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dc.creatorPaine, C. E. Timothy 
dc.creatorAmissah, Lucy 
dc.creatorAuge, Harald 
dc.creatorBaraloto, Christopher 
dc.creatorBaruffol, Martin 
dc.creatorBourland, Nils 
dc.creatorBruelheide, Helge 
dc.creatorDaïnou, Kasso 
dc.creatorGouvenain, Roland C. 
dc.creatorDoucet, Jean?Louis 
dc.creatorDoust, Susan 
dc.creatorFine, Paul V. A. 
dc.creatorFortunel, Claire 
dc.creatorHaase, Josephine 
dc.creatorHoll, Karen D. 
dc.creatorJactel, Hervé 
dc.creatorLi, Xuefei 
dc.creatorKitajima, Kaoru 
dc.creatorKoricheva, Julia 
dc.creatorMartínez?Garza, Cristina 
dc.creatorMessier, Christian 
dc.creatorPaquette, Alain 
dc.creatorPhilipson, Christopher 
dc.creatorPiotto, Daniel 
dc.creatorPoorter, Lourens 
dc.creatorPosada, Juan M. 
dc.creatorPotvin, Catherine 
dc.creatorRainio, Kalle 
dc.creatorRusso, Sabrina E. 
dc.creatorRuiz?Jaen, Mariacarmen 
dc.creatorScherer?Lorenzen, Michael 
dc.creatorWebb, Campbell O. 
dc.creatorWright, S. Joseph 
dc.creatorZahawi, Rakan A. 
dc.creatorHector, Andy
dc.description.abstractPlant functional traits, in particular specific leaf area (SLA), wood density and seed mass, are often good predictors of individual tree growth rates within communities. Individuals and species with high SLA, low wood density and small seeds tend to have faster growth rates. If community-level relationships between traits and growth have general predictive value, then similar relationships should also be observed in analyses that integrate across taxa, biogeographic regions and environments. Such global consistency would imply that traits could serve as valuable proxies for the complex suite of factors that determine growth rate, and, therefore, could underpin a new generation of robust dynamic vegetation models. Alternatively, growth rates may depend more strongly on the local environment or growth-trait relationships may vary along environmental gradients. We tested these alternative hypotheses using data on 27 352 juvenile trees, representing 278 species from 27 sites on all forested continents, and extensive functional trait data, 38% of which were obtained at the same sites at which growth was assessed. Data on potential evapotranspiration (PET), which summarizes the joint ecological effects of temperature and precipitation, were obtained from a global data base. We estimated size-standardized relative height growth rates (SGR) for all species, then related them to functional traits and PET using mixed-effect models for the fastest growing species and for all species together. Both the mean and 95th percentile SGR were more strongly associated with functional traits than with PET. PET was unrelated to SGR at the global scale. SGR increased with increasing SLA and decreased with increasing wood density and seed mass, but these traits explained only 3.1% of the variation in SGR. SGR-trait relationships were consistently weak across families and biogeographic zones, and over a range of tree statures. Thus, the most widely studied functional traits in plant ecology were poor predictors of tree growth over large scales. Synthesis. We conclude that these functional traits alone may be unsuitable for predicting growth of trees over broad scales. Determining the functional traits that predict vital rates under specific environmental conditions may generate more insight than a monolithic global relationship can offer. The most widely studied functional traits in plant ecology, specific leaf area, wood density and seed mass, were only weakly associated with tree growth rates over broad scales. Assessing trait-growth relationships under specific environmental conditions may generate more insight than a global relationship can offer. © 2015 British Ecological Society.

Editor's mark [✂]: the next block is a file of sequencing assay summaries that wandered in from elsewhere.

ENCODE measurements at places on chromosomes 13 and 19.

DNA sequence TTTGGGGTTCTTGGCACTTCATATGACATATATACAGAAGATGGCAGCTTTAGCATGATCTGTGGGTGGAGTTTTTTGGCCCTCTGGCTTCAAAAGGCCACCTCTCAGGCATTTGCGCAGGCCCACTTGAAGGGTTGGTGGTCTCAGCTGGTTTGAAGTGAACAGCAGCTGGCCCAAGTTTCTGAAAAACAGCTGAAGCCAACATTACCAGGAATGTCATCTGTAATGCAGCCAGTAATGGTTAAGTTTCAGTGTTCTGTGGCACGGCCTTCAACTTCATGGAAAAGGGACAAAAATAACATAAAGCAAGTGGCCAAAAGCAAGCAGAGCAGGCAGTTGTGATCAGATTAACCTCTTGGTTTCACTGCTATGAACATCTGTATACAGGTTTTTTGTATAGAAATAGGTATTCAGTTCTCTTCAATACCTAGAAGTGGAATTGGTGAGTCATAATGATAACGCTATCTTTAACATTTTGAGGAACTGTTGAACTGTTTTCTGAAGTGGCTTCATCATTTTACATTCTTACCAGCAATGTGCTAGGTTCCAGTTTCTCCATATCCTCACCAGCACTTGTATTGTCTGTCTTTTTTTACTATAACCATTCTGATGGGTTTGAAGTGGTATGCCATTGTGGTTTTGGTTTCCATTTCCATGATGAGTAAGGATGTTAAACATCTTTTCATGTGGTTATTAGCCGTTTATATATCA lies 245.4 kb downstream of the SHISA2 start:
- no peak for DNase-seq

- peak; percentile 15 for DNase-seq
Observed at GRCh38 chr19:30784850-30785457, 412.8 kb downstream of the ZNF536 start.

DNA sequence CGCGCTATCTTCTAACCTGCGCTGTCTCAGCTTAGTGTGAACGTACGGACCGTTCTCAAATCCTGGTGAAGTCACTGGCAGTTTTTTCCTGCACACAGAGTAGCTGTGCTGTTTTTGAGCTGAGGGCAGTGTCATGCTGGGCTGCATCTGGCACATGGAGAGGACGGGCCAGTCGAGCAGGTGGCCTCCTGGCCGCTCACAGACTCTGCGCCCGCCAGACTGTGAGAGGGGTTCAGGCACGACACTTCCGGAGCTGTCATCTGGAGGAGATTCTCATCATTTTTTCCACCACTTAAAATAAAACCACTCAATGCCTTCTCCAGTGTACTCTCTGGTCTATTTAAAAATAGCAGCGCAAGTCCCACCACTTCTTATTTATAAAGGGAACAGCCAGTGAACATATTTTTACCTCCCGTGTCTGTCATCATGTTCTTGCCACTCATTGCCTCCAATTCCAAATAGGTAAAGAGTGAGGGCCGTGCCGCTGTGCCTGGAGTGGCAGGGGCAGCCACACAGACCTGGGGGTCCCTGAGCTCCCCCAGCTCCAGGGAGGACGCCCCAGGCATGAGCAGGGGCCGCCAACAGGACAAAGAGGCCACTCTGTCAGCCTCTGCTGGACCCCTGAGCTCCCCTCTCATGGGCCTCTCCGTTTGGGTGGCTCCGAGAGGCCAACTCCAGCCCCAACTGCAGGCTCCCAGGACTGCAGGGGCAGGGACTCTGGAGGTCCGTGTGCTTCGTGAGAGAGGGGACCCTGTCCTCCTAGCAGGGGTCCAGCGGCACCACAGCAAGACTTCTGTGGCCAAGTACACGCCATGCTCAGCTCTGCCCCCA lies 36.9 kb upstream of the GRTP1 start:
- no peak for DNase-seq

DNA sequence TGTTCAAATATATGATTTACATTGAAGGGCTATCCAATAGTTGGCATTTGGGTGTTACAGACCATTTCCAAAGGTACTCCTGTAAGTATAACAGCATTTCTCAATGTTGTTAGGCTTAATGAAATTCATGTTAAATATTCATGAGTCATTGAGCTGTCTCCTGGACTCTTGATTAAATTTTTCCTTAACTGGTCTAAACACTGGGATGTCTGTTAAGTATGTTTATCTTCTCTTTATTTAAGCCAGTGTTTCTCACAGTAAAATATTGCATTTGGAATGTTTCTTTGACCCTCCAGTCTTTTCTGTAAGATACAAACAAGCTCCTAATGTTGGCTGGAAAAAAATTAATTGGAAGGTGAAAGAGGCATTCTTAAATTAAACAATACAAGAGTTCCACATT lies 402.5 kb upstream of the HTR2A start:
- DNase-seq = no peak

dc.relation.ispartofJournal of Ecology, ISSN:00220477, 13652745, Vol.103, No.4 (2015); pp. 978-989
dc.titleGlobally, functional traits are weak predictors of juvenile tree growth, and we do not know why
dc.publisherBlackwell Publishing Ltd
dc.subject.keywordBiogeographical region
dc.subject.keywordCommunity dynamics
dc.subject.keywordEnvironmental gradient
dc.subject.keywordFunctional morphology
dc.subject.keywordGrowth rate
dc.subject.keywordIndividual variation
dc.subject.keywordLeaf area
dc.subject.keywordWoody plant
dc.subject.keywordFunctional ecology
dc.subject.keywordHierarchical models
dc.subject.keywordPlant population and community dynamics
dc.subject.keywordRelative growth rate
dc.subject.keywordSize-standardized growth rate
dc.rights.accesoAbierto (Texto Completo)
dc.relation.citationIssueNo. 4
dc.relation.citationTitleJournal of Ecology
dc.relation.citationVolumeVol. 103
dc.source.instnameinstname:Universidad del Rosario
dc.source.reponamereponame:Repositorio Institucional EdocUR

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